Friday, October 22, 2010

Report on Autcom 2010

It was a dream come true. My friends from Autcom gathered here in my home state of Wisconsin to share their stories. I might have dreamed that thousands would show up to participate, but that would have been more than a little unrealistic. The actual number was probably somewhere between 100 and 200, but the energy generated by this small but enthusiastic crowd was truly exhilarating. Rather than repeat my comments from last year's Autcom gathering, may I suggest that you look back in this blog for postings from September and October 2009.

This year was special to me personally for many reasons. Bringing the event to Milwaukee was a highlight, for sure, and I am eternally grateful to Sandi McClennen, Judy Endow and Jane Pribek for making it happen - and happen as well as it did! I was also able to participate in the selection of presentations and tried throughout the process to find the right balance of topics and speakers so as to best meet the needs of everyone on the autism spectrum who might want to attend. We've gotten lots of positive feedback and that feels good. Hard work pays off - usually! Thanks also to people like Michael McClennen and Phil Schwarz for all their efforts to keep us connected and operational!

I know two of the keynote speakers quite well and have heard them speak in the past, so I was not at all surprised with the topnotch quality of what Judy Endow and Paula Kluth had to share with the group. I was, however, new to the ideas and experiences of Suzanne Oliver, who talked about the importance of rhythm in the lives of people with autism. Seeing some of her techniques in action with people I know who struggle with movement differences was very powerful. See more at:

It was a thrill to share in the debut of two books by local authors and very good friends. Sally Young's book "Real People, Regular Lives" tells in great detail some of the many success stories of those who have found a voice by using Facilitated Communication. Roy Bedward's book "Communication Makes or Breaks a Life" is a beautiful compilation of his art, poetry and prose. I am so proud to know both of these people and so grateful for the contribution they are making to a better understanding of autism.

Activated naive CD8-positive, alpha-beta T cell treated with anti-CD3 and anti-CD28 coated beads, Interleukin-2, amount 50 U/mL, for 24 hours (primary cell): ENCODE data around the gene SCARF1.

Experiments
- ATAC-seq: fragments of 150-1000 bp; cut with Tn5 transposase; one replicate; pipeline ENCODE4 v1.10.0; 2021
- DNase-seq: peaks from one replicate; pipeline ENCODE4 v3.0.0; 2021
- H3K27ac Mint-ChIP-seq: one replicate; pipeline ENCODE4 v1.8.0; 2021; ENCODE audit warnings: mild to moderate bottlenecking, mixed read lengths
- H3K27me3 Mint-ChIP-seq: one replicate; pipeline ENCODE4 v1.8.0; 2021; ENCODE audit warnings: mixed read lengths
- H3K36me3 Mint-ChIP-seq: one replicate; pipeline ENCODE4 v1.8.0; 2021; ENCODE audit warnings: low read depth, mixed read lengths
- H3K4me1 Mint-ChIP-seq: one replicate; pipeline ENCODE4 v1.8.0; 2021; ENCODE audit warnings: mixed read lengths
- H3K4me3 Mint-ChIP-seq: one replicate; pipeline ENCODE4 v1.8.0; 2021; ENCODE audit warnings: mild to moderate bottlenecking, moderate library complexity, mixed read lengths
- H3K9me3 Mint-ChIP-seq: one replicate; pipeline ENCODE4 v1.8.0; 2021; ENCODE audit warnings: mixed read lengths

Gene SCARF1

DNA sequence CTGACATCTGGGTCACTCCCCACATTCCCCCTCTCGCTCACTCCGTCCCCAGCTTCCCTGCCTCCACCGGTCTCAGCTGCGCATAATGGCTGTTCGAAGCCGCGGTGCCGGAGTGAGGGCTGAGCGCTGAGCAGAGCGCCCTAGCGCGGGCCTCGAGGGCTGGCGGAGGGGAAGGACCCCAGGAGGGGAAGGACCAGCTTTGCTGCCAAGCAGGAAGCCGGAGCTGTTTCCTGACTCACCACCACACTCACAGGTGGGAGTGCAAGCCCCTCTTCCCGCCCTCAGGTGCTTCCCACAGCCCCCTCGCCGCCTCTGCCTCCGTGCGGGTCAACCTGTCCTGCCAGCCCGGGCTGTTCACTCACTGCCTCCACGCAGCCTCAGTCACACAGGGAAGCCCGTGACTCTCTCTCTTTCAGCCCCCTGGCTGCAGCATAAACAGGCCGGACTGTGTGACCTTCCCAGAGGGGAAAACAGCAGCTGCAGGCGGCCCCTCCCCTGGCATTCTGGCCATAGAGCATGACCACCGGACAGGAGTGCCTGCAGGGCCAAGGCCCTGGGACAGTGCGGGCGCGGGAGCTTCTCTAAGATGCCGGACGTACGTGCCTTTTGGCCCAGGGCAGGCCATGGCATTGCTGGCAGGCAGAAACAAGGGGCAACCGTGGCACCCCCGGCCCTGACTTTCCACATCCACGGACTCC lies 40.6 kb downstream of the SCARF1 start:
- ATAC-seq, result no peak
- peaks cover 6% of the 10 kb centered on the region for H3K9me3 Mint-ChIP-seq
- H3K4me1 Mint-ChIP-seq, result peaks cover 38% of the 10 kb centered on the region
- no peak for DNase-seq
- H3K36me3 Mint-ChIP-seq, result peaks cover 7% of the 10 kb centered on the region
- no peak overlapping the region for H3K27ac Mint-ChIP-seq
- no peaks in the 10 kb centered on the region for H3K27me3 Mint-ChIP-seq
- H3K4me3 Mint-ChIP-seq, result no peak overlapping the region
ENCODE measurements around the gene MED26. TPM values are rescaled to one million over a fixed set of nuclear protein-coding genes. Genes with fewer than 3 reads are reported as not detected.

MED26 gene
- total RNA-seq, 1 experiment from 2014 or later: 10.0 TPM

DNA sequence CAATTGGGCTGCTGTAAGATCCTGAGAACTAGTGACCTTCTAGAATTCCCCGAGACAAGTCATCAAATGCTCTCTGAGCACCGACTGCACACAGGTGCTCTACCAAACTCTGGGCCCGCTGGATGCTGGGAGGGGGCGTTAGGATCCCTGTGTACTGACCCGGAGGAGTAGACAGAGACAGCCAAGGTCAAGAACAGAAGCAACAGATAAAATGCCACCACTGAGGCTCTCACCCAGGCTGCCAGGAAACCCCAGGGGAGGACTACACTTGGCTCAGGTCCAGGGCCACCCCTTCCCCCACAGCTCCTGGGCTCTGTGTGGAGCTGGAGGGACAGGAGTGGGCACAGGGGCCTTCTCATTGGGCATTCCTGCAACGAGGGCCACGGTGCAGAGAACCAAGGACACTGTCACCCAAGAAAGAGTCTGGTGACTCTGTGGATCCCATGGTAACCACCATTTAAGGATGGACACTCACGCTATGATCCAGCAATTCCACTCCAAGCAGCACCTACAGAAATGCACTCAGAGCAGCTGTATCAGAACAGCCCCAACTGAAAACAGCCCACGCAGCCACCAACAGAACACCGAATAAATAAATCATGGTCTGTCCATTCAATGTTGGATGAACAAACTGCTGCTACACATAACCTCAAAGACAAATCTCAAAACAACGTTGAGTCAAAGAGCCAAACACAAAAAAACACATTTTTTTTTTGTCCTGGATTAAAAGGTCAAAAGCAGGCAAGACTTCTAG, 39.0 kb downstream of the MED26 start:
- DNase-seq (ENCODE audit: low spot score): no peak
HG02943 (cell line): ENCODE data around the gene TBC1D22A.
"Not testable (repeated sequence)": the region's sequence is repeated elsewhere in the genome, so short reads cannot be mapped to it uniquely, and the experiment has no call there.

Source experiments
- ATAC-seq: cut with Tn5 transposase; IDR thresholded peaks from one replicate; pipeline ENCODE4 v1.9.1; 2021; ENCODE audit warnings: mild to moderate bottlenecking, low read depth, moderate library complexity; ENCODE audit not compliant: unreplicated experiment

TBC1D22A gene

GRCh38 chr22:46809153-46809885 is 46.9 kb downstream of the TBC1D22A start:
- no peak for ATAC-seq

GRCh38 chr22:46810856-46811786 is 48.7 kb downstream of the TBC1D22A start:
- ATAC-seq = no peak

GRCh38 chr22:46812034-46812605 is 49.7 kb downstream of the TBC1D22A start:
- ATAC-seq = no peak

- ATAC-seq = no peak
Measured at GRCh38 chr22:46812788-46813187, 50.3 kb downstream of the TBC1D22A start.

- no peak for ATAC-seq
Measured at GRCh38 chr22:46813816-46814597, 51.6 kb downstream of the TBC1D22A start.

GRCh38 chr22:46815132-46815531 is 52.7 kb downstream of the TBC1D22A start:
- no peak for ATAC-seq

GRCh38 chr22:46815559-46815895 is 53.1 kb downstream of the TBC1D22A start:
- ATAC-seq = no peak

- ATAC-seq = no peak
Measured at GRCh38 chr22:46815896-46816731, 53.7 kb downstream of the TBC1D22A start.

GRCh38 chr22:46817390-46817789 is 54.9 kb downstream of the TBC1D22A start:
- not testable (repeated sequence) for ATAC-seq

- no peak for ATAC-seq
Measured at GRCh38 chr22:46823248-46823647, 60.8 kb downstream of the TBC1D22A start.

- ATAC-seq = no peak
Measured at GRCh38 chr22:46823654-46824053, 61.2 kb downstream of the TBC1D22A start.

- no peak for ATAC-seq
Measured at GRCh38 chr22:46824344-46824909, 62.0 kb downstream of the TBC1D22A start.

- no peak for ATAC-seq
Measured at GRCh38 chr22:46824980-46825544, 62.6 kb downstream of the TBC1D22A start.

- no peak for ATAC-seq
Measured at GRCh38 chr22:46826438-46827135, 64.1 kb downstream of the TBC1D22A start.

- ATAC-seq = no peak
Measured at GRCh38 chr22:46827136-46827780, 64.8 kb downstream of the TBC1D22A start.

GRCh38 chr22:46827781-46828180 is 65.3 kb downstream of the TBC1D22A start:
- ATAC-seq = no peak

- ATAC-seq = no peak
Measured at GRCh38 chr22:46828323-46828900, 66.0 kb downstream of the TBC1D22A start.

From nearby Iowa, DJ Savarese came to share with us the work he is doing, along with Rob Rooy (Rooy Media) to produce a documentary of DJ's life as a high school student who types to communicate - and certainly has a lot to say! DJ's story has been told in book form also ("Reasonable People").

I wasn't able to attend myself, but I heard that Nick Pentzell and Jacob Pratt did an outstanding job of educating and entertaining those who were present at their session, which they entitled, "Rated 'R': That Oh-So-Difficult-Topic."

And so many more concurrent sessions - as always, it's impossible to participate in all of them.

I was privileged to read to the audience a letter I had received from a friend in Canada (see previous blog, dated earlier today) and doubly privileged to serve as moderator for a panel presentation that included DMan Johnson, DJ Savarese, and Daniel McConnell. All three of these young men have had their lives changed dramatically by their access to Facilitated Communication, and those in attendance were kept spellbound by the profound thoughts they had to share. I know Daniel quite well, and was especially proud of his ability to "speak" in front of a group in this way and then take questions from the audience - once again, helping all of us to move forward in our understanding of autism. DJ has now become a seasoned presenter, but it's relatively new for Daniel and DMan - all three did an outstanding job. They stressed the importance of believing in people who are unable to speak, along with being very persistent and never giving up.

Earlier, I had the opportunity to introduce Roy Bedward (See above description of his new book and blog posts from 11/1/09 and 7/18/10)and knew he would do a great job with his PowerPoint story of his life. What Roy likes best is the opportunity to take questions from the audience. It was a thrill to hear that a presentation he gave over two years ago has had a life-changing effect on a young man whose speech therapist was moved by what Roy had to say! Exciting also to hear him give encouragement to a person supporting someone who is nonverbal and learned to type almost 20 years ago, but has not typed for some eight years now. That same young man typed two full sentences with me personally the next day. We can make this work!